Peaking

arrowAfter the Nats my program outlined in the earlier post Annual plan 2013 progressed from longer efforts to short sprints. Plenty of short sprints! At the same time I returned to gym and started experimenting with the explosive sport squat. Everything looked really good, at least for a while. Just in few weeks I raised my short end power by 15%! I was amazed.

I was confident that I would be able to add on top of the condition I had built for the Nationals and the rapidly increasing power gave an extra, yet false assurance I was on the right track. On the 4th week of peaking period I had a race I had added to my program the very last minute. I was dreadfully slow! My legs felt like lead. I had a good jump but not enough top speed.

Return to my training routine, now mainly longer efforts, was equally catastrophic. I realized I was on a declining trend with my short end power. The special endurance was the only bright spot and responded well to the changed training. The race I had in early October captured the whole ongoing ugliness. My endurance in the TT, being the last two laps, were a pleasant surprise. The rest? It all boiled down to a lack of top speed.

So what the hell happened? Why wasn’t I able to build on top of the good condition I already had built for Nats? I’ve spent a lot of time thinking and trying to understand what went on during that two month late summer period. I have reached some conclusions that seem to make sense, at least to me.

The lead up to Nationals seemed to produce good results. I was doing a substantial volume of high intensity sprint training until about 4 weeks before the Nats. At that point I started concentrating on even longer, >30s efforts, and the absolute volume of sprint work (sec/week) dropped by 25-30%. This was compensated with the increase in intensity. On the week of the Nationals my 20 second MMP (mean-max power) was at the second highest point for the whole summer.

Mean-max power Sept-Oct 2013The explosive work was supposed to improve the top speed even further. Even though I did a lot of reps the absolute sprint volume was only about half of what it had been in spring. The CNS load was surely more than enough as the short sprint work was then topped with explosive sport squats. This combination produced fast and rather significant results. The trend continued good 3-4 weeks. My short end power peaked during the two week period in late August – early September. The solid yellow line in the graph, illustrates where I was on the last week of August. I had the power to accelerate and the plan was to extend the straight part as far to the right as possible, i.e. translate the acceleration to top speed. Sadly that did not happen and it was a steady decline after that. I’m pretty sure my CNS had got enough. The gains I had worked so hard for were mostly lost by the time of my next race.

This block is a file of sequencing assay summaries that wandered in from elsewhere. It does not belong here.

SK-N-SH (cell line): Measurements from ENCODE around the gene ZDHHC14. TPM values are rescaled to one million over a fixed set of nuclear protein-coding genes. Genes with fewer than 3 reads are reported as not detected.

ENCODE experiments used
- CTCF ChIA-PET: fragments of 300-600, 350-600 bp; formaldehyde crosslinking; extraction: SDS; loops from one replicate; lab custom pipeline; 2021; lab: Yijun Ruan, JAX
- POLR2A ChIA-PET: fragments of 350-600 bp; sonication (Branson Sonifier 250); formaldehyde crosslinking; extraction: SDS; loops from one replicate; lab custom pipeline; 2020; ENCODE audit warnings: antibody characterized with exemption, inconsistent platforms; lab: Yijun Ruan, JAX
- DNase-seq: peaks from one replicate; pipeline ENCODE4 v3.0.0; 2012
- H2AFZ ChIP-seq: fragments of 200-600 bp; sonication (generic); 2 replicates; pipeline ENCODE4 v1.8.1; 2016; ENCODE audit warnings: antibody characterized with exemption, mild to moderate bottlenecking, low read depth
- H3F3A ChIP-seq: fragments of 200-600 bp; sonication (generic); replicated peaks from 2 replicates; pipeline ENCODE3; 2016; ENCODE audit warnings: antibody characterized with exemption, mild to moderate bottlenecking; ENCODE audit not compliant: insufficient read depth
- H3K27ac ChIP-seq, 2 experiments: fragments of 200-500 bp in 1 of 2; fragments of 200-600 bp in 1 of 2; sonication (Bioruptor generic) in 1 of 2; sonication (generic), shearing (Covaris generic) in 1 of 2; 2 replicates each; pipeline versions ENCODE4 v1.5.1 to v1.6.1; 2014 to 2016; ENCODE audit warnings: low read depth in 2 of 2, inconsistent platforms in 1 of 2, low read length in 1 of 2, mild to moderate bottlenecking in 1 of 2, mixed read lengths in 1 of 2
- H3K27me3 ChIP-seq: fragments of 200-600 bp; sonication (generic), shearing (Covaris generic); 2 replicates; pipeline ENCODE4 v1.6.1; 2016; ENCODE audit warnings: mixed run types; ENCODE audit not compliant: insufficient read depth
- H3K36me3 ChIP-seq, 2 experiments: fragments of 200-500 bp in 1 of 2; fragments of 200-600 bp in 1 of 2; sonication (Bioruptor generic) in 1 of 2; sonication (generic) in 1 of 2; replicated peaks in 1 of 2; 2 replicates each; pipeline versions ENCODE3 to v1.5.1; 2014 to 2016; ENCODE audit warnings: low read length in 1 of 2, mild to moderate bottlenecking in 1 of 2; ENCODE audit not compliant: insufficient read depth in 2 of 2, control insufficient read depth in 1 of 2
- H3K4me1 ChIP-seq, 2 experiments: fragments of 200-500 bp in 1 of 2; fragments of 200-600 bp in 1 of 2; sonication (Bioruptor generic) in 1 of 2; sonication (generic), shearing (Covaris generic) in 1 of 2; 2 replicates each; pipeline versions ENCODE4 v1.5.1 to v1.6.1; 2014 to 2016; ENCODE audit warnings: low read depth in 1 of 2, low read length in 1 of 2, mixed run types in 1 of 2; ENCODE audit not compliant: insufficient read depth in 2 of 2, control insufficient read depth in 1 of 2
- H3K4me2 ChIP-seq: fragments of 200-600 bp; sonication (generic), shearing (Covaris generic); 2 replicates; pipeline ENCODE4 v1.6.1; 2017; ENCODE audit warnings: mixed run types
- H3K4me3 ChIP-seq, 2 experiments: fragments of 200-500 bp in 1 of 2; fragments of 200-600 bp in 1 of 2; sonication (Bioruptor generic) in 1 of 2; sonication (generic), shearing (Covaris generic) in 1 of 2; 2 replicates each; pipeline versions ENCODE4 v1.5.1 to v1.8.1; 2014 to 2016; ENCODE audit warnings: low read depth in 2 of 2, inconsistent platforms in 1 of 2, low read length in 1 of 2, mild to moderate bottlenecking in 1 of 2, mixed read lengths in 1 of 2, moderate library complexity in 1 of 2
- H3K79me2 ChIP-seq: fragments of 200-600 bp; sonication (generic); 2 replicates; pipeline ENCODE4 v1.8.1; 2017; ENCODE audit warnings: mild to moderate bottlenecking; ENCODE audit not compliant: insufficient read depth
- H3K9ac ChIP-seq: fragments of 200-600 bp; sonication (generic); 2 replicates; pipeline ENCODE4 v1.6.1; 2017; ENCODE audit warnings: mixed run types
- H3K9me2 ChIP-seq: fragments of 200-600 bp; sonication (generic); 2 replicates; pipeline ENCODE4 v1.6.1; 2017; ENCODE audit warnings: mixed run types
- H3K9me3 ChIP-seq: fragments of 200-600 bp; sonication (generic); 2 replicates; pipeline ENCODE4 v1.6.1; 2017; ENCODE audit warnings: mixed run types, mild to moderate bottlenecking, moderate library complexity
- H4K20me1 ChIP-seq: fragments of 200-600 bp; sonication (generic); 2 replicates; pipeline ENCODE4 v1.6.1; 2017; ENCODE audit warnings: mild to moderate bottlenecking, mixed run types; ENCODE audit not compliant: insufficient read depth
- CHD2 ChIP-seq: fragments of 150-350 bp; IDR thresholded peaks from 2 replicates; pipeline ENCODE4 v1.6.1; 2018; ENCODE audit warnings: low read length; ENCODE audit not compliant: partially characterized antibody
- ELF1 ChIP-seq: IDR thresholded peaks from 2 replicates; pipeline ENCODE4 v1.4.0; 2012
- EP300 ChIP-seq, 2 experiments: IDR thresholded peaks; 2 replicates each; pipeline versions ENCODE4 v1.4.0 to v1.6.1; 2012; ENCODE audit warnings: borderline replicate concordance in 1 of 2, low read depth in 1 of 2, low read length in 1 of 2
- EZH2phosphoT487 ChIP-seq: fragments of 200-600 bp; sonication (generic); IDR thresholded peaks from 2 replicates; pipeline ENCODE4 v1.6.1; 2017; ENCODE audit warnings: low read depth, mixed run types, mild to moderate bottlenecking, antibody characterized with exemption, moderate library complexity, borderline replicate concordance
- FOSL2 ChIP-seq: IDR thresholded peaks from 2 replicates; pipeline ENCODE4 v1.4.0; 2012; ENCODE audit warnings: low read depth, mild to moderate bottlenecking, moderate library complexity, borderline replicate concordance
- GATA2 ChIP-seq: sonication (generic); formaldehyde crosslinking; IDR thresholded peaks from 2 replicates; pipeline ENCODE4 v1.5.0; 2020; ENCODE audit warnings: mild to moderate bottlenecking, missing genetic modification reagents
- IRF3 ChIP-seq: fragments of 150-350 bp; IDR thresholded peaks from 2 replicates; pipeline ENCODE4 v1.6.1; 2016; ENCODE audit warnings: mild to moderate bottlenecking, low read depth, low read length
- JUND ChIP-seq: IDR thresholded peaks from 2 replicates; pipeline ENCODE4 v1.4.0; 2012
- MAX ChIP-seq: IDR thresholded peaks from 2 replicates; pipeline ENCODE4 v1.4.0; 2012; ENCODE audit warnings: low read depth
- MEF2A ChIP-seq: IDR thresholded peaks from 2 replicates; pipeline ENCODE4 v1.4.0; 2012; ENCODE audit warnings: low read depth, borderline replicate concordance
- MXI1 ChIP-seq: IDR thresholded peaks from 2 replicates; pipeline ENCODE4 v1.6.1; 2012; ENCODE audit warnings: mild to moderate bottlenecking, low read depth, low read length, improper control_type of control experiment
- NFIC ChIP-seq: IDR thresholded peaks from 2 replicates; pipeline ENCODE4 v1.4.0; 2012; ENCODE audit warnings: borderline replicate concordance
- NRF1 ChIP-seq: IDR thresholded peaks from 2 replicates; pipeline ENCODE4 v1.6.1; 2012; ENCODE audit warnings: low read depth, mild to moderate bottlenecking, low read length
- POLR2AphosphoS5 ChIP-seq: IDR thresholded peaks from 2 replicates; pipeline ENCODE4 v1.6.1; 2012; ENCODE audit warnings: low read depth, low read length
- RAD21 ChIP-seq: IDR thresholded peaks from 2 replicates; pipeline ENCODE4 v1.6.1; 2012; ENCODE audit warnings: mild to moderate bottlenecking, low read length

The shift to longer efforts in early September was a welcomed change. With that my sprint volume grew to the level it had been on in July. As a result the longer end continued a steady raise and peaked the first week of October. This is illustrated with the dashed grey line in the above picture. As you see I did manage to push the line but unfortunately at much lower level altogether. I was a tad faster but not nearly where I wanted to be.

Ok, so what have I learned?

The squat.

Charlie Francis has said “A slight reduction in competitive stressors brings up the main peak of the critical element and the taper of elements will begin those closest to the speed”. I added a component that directly competed with the sprint efforts. Also, due to the lack of sufficient stimulus I was loosing strength the whole time, especially in the posterior chain. Instead I should have returned to regular squatting and do a three week max strength build period and then move on to maintenance. This way I might have had something to taper off from.

The volume.

During those late summer two months I did not have enough volume for sufficient stimulus nor for tapering off from. Replacing some of the short sprints with a tad longer efforts would have been easy enough solution. The volume and the drop off seemed to work before the Nats so it probably would have worked at the later date too.

The program.

I’m convinced that this method of programming is good for a single peak. It seems clear that the gains you get are hard to keep when moving from one block to another. During the past month and a half I have read through a whole bunch of materials, including the Charlie Francis, FixedGearFever, Up!Up!Up! and others and I can honestly say I now understand the meaning of “training a little bit of everything all the time”…

That will be the guiding theme for the coming season.

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One thought on “Peaking

  1. Pingback: Squat – improving form | Red Baron's Log

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